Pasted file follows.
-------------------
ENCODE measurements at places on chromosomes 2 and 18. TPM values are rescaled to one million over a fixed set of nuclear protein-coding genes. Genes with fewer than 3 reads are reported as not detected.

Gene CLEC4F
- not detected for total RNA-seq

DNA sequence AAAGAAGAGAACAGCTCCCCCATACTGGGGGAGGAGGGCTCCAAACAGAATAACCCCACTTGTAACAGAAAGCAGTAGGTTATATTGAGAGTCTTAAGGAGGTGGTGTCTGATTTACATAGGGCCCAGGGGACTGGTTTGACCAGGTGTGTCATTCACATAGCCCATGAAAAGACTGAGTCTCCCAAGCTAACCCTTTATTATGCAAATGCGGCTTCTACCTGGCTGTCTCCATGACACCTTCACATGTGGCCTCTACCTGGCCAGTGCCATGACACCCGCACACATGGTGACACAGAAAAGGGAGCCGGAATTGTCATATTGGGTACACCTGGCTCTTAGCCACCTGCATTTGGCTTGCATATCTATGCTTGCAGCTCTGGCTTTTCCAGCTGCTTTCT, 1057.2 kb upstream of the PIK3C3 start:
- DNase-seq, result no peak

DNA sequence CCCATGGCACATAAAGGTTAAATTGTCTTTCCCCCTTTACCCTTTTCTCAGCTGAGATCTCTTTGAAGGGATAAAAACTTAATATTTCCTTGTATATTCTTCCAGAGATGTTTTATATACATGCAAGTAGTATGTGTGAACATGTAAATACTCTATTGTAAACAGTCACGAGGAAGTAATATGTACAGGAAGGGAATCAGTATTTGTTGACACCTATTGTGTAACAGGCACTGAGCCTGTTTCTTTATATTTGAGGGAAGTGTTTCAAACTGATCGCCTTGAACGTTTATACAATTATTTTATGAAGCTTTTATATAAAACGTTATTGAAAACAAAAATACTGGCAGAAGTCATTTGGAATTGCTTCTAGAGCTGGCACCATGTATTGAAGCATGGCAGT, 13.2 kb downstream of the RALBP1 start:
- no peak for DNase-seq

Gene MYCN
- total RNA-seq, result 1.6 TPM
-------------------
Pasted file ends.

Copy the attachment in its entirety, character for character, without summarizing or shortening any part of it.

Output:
ENCODE measurements at places on chromosomes 2 and 18. TPM values are rescaled to one million over a fixed set of nuclear protein-coding genes. Genes with fewer than 3 reads are reported as not detected.

Gene CLEC4F
- not detected for total RNA-seq

DNA sequence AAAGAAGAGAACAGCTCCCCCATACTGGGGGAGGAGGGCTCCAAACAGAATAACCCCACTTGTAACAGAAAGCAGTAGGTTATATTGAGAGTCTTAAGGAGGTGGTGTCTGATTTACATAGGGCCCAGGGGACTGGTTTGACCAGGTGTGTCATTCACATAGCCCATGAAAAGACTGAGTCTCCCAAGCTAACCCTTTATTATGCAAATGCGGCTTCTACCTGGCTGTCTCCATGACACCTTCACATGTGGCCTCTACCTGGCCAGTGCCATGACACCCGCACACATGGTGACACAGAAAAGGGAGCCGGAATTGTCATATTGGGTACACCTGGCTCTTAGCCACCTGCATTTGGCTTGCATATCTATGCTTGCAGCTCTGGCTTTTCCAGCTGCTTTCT, 1057.2 kb upstream of the PIK3C3 start:
- DNase-seq, result no peak

DNA sequence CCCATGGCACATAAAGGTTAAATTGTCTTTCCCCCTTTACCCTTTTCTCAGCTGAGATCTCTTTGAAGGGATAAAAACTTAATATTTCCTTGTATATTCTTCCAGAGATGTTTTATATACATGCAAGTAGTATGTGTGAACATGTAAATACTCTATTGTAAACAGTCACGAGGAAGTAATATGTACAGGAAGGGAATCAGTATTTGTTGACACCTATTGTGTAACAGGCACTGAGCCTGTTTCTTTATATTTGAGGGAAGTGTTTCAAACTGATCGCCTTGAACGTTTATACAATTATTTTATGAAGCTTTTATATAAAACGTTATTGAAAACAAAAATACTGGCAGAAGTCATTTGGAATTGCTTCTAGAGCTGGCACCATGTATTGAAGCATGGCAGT, 13.2 kb downstream of the RALBP1 start:
- no peak for DNase-seq

Gene MYCN
- total RNA-seq, result 1.6 TPM